A Japanese system designed to monitor structural safety and avoid collapses in the developing world is being tested at three building locations on the Jakarta metro in Indonesia.
The on-site visualisation (OSV) technology was developed by a team at the Kobe University Graduate School of Engineering in Japan. It involves attaching a device to walls and pillars as they are constructed.
The device monitors whether structures are behaving as expected, and displays results in real time via light-emitting diodes (LEDs).
The system process data in real time (Kobe University)
The sensors being tested detect changes in deformation, tilt, pressure, temperature and humidity, and use colours to flag up changes in state and the magnitude of change. Red means "danger of collapse".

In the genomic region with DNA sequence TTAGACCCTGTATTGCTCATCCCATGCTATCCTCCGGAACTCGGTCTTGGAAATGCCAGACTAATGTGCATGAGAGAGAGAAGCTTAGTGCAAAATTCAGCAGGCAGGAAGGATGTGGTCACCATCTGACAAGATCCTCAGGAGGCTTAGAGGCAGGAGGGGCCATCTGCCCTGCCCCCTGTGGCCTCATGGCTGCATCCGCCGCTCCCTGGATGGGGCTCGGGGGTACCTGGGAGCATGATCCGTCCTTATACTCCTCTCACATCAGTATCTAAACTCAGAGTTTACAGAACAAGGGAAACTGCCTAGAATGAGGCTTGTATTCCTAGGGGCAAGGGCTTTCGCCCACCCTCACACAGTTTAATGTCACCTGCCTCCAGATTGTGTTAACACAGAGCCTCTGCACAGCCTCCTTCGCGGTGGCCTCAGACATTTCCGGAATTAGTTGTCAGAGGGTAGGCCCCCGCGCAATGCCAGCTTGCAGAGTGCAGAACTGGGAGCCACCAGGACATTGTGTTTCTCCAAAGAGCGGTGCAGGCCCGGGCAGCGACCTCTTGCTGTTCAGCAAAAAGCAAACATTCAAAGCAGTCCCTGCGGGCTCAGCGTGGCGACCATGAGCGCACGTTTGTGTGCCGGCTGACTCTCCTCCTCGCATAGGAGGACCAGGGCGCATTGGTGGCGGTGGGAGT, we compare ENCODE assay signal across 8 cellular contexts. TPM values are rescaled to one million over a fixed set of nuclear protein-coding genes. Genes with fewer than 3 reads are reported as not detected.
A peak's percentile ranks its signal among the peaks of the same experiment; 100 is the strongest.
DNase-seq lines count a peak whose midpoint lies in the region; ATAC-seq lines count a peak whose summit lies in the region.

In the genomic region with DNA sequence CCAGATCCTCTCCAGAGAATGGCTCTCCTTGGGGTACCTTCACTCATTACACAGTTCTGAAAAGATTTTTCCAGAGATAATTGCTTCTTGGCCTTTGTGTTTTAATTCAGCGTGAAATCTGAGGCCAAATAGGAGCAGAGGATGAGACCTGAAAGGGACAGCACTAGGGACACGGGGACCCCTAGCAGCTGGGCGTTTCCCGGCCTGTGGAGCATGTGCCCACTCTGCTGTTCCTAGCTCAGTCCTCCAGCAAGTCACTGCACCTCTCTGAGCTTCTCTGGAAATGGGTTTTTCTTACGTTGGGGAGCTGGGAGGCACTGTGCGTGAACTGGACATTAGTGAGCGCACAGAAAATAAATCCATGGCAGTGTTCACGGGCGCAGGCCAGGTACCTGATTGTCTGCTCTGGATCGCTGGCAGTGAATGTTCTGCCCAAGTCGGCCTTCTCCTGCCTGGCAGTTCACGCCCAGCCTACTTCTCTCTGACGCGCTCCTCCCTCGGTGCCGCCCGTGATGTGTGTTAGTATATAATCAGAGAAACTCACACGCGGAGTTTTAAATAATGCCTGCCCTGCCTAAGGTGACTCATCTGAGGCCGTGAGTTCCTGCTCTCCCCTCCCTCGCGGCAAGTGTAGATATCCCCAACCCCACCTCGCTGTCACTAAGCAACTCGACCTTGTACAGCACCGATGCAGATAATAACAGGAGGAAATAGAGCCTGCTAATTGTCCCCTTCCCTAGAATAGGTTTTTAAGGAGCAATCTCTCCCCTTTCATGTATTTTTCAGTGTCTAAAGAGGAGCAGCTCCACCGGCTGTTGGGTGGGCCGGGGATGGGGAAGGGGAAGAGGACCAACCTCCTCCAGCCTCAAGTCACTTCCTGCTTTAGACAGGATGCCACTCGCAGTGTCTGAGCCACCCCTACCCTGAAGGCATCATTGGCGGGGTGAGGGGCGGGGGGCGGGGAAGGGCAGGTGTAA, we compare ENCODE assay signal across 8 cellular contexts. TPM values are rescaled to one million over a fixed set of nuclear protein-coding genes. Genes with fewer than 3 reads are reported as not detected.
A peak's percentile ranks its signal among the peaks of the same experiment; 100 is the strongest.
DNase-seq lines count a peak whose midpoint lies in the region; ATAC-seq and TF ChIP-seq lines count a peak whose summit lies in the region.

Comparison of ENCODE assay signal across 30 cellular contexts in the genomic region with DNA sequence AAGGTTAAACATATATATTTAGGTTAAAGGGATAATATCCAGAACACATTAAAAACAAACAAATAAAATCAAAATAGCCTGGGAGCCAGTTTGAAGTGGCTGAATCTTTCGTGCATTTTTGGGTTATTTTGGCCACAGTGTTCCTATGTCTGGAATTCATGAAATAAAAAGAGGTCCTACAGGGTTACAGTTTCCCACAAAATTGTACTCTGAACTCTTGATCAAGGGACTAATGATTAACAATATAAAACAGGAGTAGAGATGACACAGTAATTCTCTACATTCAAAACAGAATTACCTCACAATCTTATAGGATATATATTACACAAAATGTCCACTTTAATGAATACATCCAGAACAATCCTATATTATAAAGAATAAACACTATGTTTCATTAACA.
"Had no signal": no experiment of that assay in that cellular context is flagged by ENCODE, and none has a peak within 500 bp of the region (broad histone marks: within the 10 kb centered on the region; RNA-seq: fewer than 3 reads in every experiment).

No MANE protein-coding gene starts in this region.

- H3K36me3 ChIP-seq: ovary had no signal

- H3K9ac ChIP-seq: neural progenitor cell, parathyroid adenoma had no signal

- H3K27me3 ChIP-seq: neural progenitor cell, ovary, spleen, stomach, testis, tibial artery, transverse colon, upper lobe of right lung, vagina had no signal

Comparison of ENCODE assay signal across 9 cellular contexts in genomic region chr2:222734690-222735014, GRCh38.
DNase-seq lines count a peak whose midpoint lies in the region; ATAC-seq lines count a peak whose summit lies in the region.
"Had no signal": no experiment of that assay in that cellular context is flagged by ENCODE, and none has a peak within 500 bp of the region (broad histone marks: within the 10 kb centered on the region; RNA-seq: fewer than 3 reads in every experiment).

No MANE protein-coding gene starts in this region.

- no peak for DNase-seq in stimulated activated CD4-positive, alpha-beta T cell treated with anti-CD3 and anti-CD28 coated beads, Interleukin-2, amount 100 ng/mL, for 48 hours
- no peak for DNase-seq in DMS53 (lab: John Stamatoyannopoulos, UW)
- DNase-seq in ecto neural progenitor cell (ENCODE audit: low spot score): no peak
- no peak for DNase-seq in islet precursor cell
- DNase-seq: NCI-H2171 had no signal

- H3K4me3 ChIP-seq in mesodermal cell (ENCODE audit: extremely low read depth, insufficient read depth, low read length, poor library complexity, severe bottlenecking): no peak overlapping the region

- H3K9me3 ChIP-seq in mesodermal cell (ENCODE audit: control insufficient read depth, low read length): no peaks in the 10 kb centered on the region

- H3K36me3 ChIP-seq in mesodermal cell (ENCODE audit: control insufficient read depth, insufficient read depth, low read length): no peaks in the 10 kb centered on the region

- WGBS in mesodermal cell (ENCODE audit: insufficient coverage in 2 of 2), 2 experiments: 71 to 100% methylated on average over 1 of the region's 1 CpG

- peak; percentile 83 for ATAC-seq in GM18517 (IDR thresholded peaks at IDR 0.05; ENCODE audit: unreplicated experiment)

The Japanese team is led Professor Akutagawa Shinichi. He pointed out that in many developing countries, an increase in public works was accompanied by a rise in the number of accidents.
"I want to build a human network that combines know-how from different fields to improve levels of safety and security," he said.
The trial, sponsored by the Japan International Cooperation Agency (JICA), will produce information for the OSV Consortium, a project to improve safety at construction sites that began in 2010.
So far, LED systems have been trialled at more than 70 sites in Japan, the Philippines, India, Vietnam and Indonesia.
More information on the consortium can be accessed here.